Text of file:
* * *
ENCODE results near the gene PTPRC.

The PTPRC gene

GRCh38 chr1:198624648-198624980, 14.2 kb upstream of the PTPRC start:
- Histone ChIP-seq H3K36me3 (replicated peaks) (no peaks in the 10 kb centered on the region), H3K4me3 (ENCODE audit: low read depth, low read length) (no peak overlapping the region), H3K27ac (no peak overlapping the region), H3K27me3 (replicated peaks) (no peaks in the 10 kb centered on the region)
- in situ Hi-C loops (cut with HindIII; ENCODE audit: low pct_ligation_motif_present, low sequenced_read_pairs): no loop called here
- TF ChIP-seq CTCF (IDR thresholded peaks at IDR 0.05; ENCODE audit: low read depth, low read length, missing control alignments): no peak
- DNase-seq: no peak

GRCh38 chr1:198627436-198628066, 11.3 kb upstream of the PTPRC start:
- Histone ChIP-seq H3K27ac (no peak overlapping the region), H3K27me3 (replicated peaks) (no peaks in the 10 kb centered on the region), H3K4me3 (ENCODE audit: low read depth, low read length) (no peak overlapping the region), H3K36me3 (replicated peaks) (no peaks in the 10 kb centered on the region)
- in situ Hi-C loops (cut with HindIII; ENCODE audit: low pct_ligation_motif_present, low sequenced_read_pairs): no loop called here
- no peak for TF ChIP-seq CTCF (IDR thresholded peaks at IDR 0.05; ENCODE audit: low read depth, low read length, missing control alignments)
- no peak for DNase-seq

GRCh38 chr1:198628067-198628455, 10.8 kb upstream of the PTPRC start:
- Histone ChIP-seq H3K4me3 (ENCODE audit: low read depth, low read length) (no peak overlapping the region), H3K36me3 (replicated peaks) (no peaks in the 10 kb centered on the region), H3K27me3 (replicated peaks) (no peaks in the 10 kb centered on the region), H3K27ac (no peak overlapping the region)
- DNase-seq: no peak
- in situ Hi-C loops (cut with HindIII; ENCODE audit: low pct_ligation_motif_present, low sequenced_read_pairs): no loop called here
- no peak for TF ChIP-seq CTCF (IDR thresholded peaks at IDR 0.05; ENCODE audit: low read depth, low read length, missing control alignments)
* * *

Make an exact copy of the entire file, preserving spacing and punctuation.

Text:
ENCODE results near the gene PTPRC.

The PTPRC gene

GRCh38 chr1:198624648-198624980, 14.2 kb upstream of the PTPRC start:
- Histone ChIP-seq H3K36me3 (replicated peaks) (no peaks in the 10 kb centered on the region), H3K4me3 (ENCODE audit: low read depth, low read length) (no peak overlapping the region), H3K27ac (no peak overlapping the region), H3K27me3 (replicated peaks) (no peaks in the 10 kb centered on the region)
- in situ Hi-C loops (cut with HindIII; ENCODE audit: low pct_ligation_motif_present, low sequenced_read_pairs): no loop called here
- TF ChIP-seq CTCF (IDR thresholded peaks at IDR 0.05; ENCODE audit: low read depth, low read length, missing control alignments): no peak
- DNase-seq: no peak

GRCh38 chr1:198627436-198628066, 11.3 kb upstream of the PTPRC start:
- Histone ChIP-seq H3K27ac (no peak overlapping the region), H3K27me3 (replicated peaks) (no peaks in the 10 kb centered on the region), H3K4me3 (ENCODE audit: low read depth, low read length) (no peak overlapping the region), H3K36me3 (replicated peaks) (no peaks in the 10 kb centered on the region)
- in situ Hi-C loops (cut with HindIII; ENCODE audit: low pct_ligation_motif_present, low sequenced_read_pairs): no loop called here
- no peak for TF ChIP-seq CTCF (IDR thresholded peaks at IDR 0.05; ENCODE audit: low read depth, low read length, missing control alignments)
- no peak for DNase-seq

GRCh38 chr1:198628067-198628455, 10.8 kb upstream of the PTPRC start:
- Histone ChIP-seq H3K4me3 (ENCODE audit: low read depth, low read length) (no peak overlapping the region), H3K36me3 (replicated peaks) (no peaks in the 10 kb centered on the region), H3K27me3 (replicated peaks) (no peaks in the 10 kb centered on the region), H3K27ac (no peak overlapping the region)
- DNase-seq: no peak
- in situ Hi-C loops (cut with HindIII; ENCODE audit: low pct_ligation_motif_present, low sequenced_read_pairs): no loop called here
- no peak for TF ChIP-seq CTCF (IDR thresholded peaks at IDR 0.05; ENCODE audit: low read depth, low read length, missing control alignments)